This Mother’s Day we wanted to talk about the joy we all get from doing things for our little ones and, in particular, some of my tips and tricks for making it easier and less stressful for everyone to get dressed in the morning.
From brushing a knotted ponytail to helping tiny fingers tie their shoes, the list of important daily tasks that mums are lucky enough to be involved in is long. One of my personal favourites to add to this list is the joy (and stress sometimes) involved in helping my children choose an outfit that makes them feel good about themselves.
I find that I often put more time and effort into choosing the perfect outfit for little ones than I do in choosing my own…which I’m usually still zipping up or buttoning as we rush out the door. It all started when they were tiny – baby boy onesies and jaunty little caps perched on my son’s bald head for no functional reason or making unique dresses for my daughter to wear. Now that they’re getting bigger and have some very serious opinions of their own, I involve them in the process by sitting together in front of our favourite kid’s shopping websites and letting them choose their favourite pieces. Fun printed boys trousers are always a hit for Gabriel while Alessandra is all about the slogan tee these days.
At Velveteen, we work hard to make clothes for kids that encourage what we like to call “childhood with style.” We pride ourselves in being a luxury kid’s brand that is focused on continuous improvement in both our collections and our fashion sustainability practices. As a mother, this makes me feel even better about the pleasure I take from shopping for the kids.
As my son points out, Velveteen tries to remind everyone to “Refuse, reduce, reuse and recycle” our clothes…from turning last year’s favourite summer dress into this season’s favourite top to passing along our outgrown infant dungarees to friends and family.
I’ve been a designer and fashion enthusiast much longer than I’ve been a mom and I’m notoriously loyal to certain designers and brands that I know fit me well and deliver a style that reflects my personality – whether that’s a pair of leather skinny jeans or a frill covered maxi dress.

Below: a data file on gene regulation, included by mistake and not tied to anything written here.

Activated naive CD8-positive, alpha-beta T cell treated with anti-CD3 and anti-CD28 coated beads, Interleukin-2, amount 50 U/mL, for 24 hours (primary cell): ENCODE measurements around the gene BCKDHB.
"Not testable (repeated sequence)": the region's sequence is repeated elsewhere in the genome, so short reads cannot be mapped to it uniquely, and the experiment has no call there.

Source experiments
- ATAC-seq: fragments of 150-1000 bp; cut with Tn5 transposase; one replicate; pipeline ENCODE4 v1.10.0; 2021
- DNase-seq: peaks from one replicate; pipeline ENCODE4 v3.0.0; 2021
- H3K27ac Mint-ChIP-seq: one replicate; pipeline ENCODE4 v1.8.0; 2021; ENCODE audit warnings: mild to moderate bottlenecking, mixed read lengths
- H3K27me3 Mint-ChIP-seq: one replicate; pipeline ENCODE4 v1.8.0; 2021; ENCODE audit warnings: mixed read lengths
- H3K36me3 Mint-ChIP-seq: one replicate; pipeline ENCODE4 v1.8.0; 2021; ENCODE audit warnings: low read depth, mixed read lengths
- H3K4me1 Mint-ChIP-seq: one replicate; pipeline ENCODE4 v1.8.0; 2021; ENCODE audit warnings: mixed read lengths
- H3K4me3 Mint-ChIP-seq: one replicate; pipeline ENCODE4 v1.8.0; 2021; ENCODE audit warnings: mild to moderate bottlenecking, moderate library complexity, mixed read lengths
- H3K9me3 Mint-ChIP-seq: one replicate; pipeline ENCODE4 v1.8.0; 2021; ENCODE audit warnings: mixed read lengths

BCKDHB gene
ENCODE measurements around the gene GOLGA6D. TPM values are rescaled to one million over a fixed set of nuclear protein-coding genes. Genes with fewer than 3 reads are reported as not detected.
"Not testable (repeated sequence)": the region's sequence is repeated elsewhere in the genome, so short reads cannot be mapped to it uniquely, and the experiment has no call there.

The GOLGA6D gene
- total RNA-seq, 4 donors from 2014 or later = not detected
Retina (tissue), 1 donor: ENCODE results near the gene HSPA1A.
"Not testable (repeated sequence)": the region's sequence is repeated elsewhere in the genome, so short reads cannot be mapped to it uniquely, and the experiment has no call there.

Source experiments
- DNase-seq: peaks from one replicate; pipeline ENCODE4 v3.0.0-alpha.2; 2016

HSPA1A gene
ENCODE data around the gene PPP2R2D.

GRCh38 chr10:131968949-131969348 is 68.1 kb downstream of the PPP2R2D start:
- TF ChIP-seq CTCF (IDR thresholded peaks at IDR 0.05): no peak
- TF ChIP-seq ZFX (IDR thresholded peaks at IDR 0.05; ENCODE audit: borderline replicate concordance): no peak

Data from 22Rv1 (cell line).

I started adapting my own clothes when I was a teenager – transforming them into new styles or dying them to suit a new mood. When motherhood entered my life, I naturally started using these tried and true techniques on my children’s wardrobes. At first, this was a practical exercise in saving money but as they’ve grown bigger and more aware of what they want to wear, it’s also become the go-to method for not having to say goodbye to their favourite pieces.
Here are a few of my best tips to keeping your children’s wardrobes in circulation and temper tantrums at bay:
Buy versatile classics and style them up and down – My favourite piece to style for boys and girls is a good quality denim or western style jacket. We’ve added embroidery to our Monti Jacket to make a fun statement and I add badges and pins for more interest. The trick is to layer them over unexpected pieces. Gabriel wears his over a hoodie and track pants in the winter or dresses it up with Bermuda shorts and a dress shirt for dinner out with Mummy. Alessandra layers hers over the Chanelle Maxi skirt and a Gigi striped tee shirt so she feels less ‘fancy’.
Buy long-lasting, high quality clothes that you can re-purpose or pass along – The beauty about buying high-quality clothes is that they will outlast your children so finding creative ways to re-purpose them is a great money-saving trick. That versatile denim jacket we mentioned above? The sleeves will eventually start to get too short so why not cut them off at the armholes and create a cool new vest? My daughter was obsessed with our Lexi Maxi dress from past seasons but has grown quite a bit in 2 years. To stave off a minor meltdown, I cut the length off at her hip-bone level and turned it into a fun tunic-style top that she now wears with skinny jeans.
Involve your children in the process – A few years ago I stopped buying new wardrobes for the kids each season and started giving them a budget. I allocated a certain amount of money to each of them and mapped out which pieces they would need for the season – a new coat for winter, swimsuits for summer, shorts. Dresses, etc. Then I put together two choices (only two!) for each piece they needed so they kept track of how much they had spent and how much more they needed to buy. Choices had to be made but they were the ones to make them. An amazing thing happened in addition to their maths skills improving: they felt empowered and part of the process so they were more likely to wear what we bought. They also learned how to mix and match to create different outfits.
I realise not all mothers are luxury kids’ fashion designers and so you might not want to spend as much time on this little project as I do but any amount of empowerment you can give your kids to make decisions and take responsibility for their choices is going to make dressing time a lot less stressful!
Laura, Creative Director